Researchers at North Carolina State University have developed a technique that allows graphics processing units (GPUs) and central processing units (CPUs) on a single chip to improve their level of collaboration.
"Chip manufacturers are now creating processors that have a 'fused architecture,' meaning that they include CPUs and GPUs on a single chip," explained Dr. Huiyang Zhou, an associate professor of electrical and computer engineering.
"This approach decreases manufacturing costs and makes computers more energy efficient. However, the CPU cores and GPU cores still work almost exclusively on separate functions. They rarely collaborate to execute any given program, so they aren't as efficient as they could be. That's the issue we're trying to resolve."
To be sure, GPUs - initially designed to run graphics programs - are capable of executing numerous individual functions very quickly. CPUs, or the "brains" of a computer, have less computational power – but are better able to perform more complex tasks.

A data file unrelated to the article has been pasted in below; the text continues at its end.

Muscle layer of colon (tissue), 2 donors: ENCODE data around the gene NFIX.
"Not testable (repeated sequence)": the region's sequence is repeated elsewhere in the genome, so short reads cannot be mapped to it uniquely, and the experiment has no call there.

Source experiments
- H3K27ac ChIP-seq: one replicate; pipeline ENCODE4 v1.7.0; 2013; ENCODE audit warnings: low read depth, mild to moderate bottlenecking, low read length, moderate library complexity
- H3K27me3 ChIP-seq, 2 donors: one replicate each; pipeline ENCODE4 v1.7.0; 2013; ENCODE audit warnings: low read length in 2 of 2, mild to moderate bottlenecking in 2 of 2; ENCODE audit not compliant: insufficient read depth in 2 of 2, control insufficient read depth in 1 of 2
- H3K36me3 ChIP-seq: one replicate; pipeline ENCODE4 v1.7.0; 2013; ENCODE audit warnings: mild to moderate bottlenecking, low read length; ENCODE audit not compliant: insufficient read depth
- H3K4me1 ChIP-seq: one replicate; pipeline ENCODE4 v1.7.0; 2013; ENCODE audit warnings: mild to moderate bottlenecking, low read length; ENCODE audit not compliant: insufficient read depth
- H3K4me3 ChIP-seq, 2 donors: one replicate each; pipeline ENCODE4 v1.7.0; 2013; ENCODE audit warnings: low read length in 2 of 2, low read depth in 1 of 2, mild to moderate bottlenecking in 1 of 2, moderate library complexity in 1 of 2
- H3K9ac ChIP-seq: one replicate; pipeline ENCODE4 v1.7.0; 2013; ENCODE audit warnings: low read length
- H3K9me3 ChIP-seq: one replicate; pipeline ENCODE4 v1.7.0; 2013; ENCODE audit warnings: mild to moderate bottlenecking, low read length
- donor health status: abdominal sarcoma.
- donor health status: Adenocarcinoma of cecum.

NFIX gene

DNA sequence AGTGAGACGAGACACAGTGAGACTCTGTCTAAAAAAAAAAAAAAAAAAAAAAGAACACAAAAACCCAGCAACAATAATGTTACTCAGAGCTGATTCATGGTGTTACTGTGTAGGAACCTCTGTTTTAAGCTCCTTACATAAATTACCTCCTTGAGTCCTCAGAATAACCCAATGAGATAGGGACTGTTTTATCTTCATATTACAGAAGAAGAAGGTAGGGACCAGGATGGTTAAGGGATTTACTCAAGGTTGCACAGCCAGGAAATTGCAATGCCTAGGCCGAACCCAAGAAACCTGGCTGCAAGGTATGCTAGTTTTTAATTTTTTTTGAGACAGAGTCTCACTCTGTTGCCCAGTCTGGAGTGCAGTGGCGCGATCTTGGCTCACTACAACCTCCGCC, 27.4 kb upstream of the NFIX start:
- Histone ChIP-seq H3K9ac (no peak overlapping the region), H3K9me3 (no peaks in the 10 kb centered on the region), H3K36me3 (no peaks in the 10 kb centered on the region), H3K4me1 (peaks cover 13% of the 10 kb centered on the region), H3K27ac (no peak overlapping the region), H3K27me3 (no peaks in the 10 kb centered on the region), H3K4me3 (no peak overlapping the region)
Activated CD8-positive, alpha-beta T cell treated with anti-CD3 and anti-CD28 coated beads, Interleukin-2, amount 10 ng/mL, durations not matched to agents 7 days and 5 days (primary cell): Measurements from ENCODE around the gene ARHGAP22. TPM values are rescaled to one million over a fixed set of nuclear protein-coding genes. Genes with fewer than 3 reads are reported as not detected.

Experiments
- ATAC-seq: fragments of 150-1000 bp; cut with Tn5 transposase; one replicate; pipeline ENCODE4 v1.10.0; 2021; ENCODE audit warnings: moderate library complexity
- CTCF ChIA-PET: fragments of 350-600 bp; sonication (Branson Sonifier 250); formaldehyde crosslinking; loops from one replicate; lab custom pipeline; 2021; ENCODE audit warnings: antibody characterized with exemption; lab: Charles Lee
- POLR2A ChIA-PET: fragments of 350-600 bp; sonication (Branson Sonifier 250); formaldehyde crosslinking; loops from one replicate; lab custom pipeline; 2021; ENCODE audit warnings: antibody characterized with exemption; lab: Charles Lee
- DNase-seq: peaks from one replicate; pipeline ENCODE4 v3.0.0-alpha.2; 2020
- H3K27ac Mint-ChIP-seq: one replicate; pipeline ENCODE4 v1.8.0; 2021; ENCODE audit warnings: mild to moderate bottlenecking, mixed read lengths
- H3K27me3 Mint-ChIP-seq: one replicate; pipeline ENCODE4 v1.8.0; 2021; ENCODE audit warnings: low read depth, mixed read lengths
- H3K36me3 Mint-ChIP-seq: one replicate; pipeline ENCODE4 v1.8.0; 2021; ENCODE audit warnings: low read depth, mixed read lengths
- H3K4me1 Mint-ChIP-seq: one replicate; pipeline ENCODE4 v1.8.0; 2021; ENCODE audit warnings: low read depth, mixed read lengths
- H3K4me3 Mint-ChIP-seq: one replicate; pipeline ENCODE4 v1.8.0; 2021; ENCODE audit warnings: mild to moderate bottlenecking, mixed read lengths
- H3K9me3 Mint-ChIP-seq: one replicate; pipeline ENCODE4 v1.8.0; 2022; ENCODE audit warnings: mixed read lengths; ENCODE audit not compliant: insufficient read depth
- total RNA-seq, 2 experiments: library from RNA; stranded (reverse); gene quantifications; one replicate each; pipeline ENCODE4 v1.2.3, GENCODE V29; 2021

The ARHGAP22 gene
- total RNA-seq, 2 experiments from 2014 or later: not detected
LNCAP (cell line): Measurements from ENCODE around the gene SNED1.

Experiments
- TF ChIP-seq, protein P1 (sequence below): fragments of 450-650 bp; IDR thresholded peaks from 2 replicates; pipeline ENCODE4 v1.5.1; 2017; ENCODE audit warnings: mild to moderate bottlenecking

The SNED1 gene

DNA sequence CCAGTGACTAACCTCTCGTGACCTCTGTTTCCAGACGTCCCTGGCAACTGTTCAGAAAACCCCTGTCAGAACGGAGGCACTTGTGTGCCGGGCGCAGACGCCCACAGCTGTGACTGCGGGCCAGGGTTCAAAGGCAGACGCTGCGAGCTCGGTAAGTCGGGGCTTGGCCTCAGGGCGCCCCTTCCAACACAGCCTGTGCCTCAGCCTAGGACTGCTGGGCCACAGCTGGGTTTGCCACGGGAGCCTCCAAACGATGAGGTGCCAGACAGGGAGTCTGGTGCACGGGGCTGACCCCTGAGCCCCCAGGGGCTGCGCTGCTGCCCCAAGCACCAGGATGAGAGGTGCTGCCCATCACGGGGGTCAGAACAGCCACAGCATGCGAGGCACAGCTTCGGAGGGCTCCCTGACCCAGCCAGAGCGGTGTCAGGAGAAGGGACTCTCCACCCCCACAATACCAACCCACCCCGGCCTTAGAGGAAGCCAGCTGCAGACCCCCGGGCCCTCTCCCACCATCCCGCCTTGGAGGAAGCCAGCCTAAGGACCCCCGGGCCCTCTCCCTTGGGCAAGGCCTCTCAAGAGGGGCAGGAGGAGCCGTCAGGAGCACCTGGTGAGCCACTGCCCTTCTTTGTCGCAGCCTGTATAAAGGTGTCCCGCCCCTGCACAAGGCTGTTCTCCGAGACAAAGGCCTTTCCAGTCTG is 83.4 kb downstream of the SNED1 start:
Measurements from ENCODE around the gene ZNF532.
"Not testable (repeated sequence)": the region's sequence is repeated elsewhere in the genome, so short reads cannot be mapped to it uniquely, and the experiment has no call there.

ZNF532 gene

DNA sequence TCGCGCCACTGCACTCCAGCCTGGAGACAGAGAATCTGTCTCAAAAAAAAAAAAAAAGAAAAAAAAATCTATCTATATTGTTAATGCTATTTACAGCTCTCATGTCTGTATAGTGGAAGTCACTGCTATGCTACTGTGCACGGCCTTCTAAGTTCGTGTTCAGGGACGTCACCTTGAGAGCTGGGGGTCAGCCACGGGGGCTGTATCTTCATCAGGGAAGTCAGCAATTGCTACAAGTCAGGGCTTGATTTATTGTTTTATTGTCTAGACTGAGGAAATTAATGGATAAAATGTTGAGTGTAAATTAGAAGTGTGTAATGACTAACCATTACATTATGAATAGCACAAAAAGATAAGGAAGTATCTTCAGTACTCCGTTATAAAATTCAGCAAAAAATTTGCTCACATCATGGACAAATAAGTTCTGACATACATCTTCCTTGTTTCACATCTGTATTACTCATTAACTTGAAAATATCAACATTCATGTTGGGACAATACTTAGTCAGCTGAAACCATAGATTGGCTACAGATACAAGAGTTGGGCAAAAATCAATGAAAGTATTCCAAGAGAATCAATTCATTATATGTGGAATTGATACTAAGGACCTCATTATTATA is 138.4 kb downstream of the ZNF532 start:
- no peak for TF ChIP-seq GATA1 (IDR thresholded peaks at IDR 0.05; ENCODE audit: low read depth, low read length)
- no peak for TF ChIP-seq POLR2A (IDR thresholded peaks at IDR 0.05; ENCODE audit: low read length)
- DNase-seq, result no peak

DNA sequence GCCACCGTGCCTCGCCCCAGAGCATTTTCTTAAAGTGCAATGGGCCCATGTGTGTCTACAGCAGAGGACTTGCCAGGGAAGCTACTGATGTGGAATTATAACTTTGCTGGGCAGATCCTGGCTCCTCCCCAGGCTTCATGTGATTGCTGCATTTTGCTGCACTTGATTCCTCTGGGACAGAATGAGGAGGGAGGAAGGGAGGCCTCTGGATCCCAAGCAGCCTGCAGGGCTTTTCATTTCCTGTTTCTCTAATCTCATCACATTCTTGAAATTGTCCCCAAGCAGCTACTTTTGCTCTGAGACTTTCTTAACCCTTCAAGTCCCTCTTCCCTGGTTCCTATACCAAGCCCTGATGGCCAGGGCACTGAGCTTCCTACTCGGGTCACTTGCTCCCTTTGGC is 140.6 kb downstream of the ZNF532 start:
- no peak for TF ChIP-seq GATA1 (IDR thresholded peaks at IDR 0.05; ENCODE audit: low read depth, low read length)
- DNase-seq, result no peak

"So our approach is to allow the GPU cores to execute computational functions, and have CPU cores pre-fetch the data the GPUs will need from off-chip main memory," Zhou said.
"This is more efficient because it allows CPUs and GPUs to do what they are good at. GPUs are good at performing computations. CPUs are good at making decisions and flexible data retrieval."
Essentially, CPUs and GPUs fetch data from off-chip main memory at approximately the same speed, but GPUs can execute the functions that use that data more quickly. If the CPU determines what data the GPU needs in advance and fetches it from off-chip main memory, this will allow the GPU to focus on executing the functions themselves - significantly reducing the time spent on the overall process.
In preliminary testing, Zhou's team determined the new approach improved fused processor performance by an average of 21.4 percent. This technique has not been possible in the past, Zhou noted, because CPUs and GPUs were located on separate chips.